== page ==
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Did you know that you can propagate jade plants just from leaves? You may be familiar with propagating with stem cuttings, but propagating from leaves is super easy and will result in a plentitude of plants to grow your collection or give away to friends and family.
And when I said “lazy” in the title of this blog post, I really meant it! Read on to see how simple jade plant leaf propagation really is.
Growing Jade Plants From a Single Leaf
After I decided to prune my jade plant that I’ve had for 12 years, to help make it more compact, full and manageable in size, I used the individual leaves to propagate and make new plants.
Here are the steps that I used for my jade plant leaf propagation project.
Pluck the Leaves off the Plant
I simply used my fingers to pull each leaf off the plant and then I placed each leaf upside down on a paper towel.
You can see the leaves in the photo above, and I placed them right in front of my terrarium which I have lit with an LED grow light. I placed it here for convenience, but it was a great location since my basement stays warm, and the lighting conditions were great for this project.
I could have easily placed the leaves near a window that received plenty of bright, indirect light. An hour or two of direct sun would be fine as well. Just don’t cook your leaves in sun all day!
My original plan was to just let the leaves callous over for a few days, and then insert them into soil. Typically, when propagating any succulents by leaves or stem cuttings, you will need to let them air dry for a few days. This allows the cut to dry and form a hard tissue. This is done both to prevent rotting and also to prevent any pests and diseases from potentially affecting the plant.
My intent was to allow the leaves to callous over for about a week and then proceed with my process. Procrastination set in and I left them on the paper towel for weeks.
After several weeks, I noticed that both roots and small plantlets were forming on their own without any additional help! They literally just sat there for 6 or 7 weeks, and growth started to occur.
Place Your Jade Leaves in a Growing Tray
After you see the plantlets and roots start forming, don’t wait too long to place them in a growing medium because if they go on a long time without getting any moisture, they will desiccate and die on you.
After I mixed the 50/50 cactus soil and perlite blend together, I went ahead and pre-moistened the mix to make it easier to work with.
Then I took a plastic Thai carryout container, like you see below, and laid the leaves along the edge and on an angle, so that the roots made contact with the soil.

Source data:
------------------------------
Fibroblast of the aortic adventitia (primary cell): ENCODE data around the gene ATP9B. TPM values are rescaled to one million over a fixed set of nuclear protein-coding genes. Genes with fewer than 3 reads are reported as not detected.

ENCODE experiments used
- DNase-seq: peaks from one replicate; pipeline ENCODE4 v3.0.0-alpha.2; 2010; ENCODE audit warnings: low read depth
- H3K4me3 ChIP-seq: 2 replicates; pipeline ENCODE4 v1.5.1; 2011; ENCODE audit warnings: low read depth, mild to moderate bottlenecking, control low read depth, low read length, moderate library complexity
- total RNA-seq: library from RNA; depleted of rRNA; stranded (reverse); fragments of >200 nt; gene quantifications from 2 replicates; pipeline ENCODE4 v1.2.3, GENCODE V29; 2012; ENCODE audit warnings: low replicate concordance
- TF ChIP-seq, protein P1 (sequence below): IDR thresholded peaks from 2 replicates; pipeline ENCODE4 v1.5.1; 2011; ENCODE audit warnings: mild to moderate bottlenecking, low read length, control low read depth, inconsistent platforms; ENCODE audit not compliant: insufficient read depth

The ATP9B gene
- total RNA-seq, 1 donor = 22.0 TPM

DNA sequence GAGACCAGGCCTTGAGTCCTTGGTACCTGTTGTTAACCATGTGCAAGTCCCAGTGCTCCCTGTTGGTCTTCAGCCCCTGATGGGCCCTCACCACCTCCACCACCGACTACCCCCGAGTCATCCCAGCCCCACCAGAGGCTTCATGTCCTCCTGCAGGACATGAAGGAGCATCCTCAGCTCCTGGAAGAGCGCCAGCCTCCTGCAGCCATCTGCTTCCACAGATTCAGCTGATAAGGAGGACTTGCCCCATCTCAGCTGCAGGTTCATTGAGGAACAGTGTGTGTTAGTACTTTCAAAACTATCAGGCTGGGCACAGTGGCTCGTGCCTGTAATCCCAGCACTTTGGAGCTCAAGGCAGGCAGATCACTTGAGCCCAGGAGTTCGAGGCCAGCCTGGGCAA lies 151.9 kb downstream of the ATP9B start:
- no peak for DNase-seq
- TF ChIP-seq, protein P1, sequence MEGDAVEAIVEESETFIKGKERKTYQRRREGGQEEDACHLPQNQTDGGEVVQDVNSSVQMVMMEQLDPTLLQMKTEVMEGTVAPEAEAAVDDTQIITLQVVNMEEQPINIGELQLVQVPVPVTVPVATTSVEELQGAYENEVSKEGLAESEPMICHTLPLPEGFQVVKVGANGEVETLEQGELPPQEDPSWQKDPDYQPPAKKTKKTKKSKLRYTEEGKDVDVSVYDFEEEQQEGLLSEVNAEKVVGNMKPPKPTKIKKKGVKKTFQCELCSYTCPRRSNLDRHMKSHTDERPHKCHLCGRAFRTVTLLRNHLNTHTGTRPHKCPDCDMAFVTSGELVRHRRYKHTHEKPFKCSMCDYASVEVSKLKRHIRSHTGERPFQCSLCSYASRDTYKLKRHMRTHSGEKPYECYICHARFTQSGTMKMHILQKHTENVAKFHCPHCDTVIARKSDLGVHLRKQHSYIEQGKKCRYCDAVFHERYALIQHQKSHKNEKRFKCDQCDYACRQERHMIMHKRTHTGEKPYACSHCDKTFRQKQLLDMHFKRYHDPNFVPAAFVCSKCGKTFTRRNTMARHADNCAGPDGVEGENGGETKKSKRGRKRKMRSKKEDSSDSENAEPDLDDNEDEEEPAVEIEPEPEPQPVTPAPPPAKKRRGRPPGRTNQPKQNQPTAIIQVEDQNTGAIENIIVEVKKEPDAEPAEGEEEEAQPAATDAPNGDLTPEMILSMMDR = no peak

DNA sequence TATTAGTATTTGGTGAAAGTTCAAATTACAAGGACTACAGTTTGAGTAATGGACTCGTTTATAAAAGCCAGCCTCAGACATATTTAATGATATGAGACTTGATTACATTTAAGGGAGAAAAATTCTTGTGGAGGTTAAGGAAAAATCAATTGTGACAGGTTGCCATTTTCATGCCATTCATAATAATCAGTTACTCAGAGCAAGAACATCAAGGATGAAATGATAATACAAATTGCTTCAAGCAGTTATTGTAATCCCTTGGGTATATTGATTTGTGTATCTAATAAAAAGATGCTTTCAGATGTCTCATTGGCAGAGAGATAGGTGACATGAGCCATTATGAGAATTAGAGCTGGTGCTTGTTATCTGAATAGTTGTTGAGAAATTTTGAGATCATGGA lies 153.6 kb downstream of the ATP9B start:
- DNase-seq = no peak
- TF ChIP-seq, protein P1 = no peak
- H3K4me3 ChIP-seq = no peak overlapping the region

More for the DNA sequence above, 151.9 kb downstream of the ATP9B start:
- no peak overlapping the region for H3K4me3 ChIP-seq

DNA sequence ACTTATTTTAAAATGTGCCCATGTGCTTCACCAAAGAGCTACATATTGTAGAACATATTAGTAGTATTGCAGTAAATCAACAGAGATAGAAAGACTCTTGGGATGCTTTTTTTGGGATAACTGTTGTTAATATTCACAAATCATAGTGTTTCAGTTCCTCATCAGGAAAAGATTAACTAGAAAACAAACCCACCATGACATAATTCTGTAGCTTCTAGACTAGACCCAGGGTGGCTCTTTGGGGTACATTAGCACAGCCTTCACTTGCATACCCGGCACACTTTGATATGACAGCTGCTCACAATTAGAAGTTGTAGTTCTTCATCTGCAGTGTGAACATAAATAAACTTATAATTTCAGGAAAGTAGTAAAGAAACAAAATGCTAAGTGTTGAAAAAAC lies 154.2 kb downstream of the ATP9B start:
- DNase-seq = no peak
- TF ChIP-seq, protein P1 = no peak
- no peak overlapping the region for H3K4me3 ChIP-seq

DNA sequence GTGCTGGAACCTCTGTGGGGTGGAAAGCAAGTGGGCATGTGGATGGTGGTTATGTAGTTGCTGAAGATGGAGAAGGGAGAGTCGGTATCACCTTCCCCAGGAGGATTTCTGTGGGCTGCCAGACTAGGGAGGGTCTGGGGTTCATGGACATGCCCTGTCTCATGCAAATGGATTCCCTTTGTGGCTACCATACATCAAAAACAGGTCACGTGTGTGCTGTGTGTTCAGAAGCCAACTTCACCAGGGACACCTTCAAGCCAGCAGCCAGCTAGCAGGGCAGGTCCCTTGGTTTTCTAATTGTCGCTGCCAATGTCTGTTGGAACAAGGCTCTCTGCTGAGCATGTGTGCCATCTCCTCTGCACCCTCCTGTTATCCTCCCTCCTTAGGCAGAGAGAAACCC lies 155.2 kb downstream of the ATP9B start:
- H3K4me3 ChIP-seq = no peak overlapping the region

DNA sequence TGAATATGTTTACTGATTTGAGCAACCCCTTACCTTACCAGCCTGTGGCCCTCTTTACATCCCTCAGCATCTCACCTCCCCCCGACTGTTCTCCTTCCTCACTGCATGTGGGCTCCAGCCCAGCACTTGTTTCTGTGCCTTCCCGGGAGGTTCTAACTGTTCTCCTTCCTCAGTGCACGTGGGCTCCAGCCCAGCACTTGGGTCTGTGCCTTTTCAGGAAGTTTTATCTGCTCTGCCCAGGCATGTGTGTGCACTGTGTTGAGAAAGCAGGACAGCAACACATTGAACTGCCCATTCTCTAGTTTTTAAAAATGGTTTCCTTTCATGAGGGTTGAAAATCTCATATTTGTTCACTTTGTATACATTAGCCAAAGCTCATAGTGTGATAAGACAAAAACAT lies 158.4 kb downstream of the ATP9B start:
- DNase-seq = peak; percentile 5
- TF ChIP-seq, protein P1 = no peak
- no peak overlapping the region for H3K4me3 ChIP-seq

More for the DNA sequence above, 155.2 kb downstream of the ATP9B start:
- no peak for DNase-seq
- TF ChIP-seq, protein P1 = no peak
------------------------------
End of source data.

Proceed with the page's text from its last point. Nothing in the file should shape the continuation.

After I arranged the leaves to my liking, I covered the container with the clear plastic lid and kept it under grow lights.
Maybe once a week or so, I would take the lid off and allow everything to air out. At this stage in propagation succulents, it is important to keep the potting mix moist as this will encourage rooting. You can start to back off after the resulting plants start growing.
A few more weeks later, you can see the pups growing and more roots forming.
Just a week later, the progress was even more visible.
Once I started seeing good growth on the plantlets, I permanently removed the clear lid and left everything open to the air. At this point, I started allowing the soil to dry on the surface before watering again.
Up until this point, don’t be afraid to keep the mix moist while they are rooting. Although it may seem counterintuitive for succulents, this is important in the propagation process until they are big enough and more mature to withstand drying out. Just make sure you have a nice airy mix (50/50 cactus soil and perlite).
And here is the progress after about 6 months from plucking the leaves off my original plant.
Note that I used the carryout container as-is and did not add any drainage holes. When potting these up in proper pots, I ALWAYS recommend drainage holes, however. Just for this stage, I was careful when I watered, and made sure that I moistened the soil without having any water sit at the bottom. Since the tray was very shallow, it was easy to accomplish this. If any water accumulated, I just simply tipped the container a bit to drain it out.
Pot Up Your Jade Babies!
At this point, I potted up my plants into a variety of pots and all with drainage holes. I mixed 2 parts cactus soil, 1 part perlite, and 1 part 1/4″ pumice. This is an incredibly well draining mix for general succulents use.
Mix it all up until uniform, and then simply pot everything up! I turned the tray with plant upside down, with the other hand supporting the plants, and it came out all in one piece. Then I separated clusters of the plants and potted them up.
I planted several in each pot, placed everything in the sink, and gave them a nice thorough soaking.
At this point, I placed them back in my grow light stand where have various projects going. Once the plants are more established, I’ll probably give most of them away to friends.
Once the potting mix is about dry halfway down, I’ll go ahead and water again.
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I hope you enjoyed this post on jade plant leaf propagation. You can use this process for quite a few different succulents as well!
Be sure not to miss my comprehensive jade plant care blog post where I through all the care details for this plant, along with answers to the most common questions about this plant.
You can also propagate jade plants from stem cuttings.
Comment below if you’ve given this a shot or if you have any questions!
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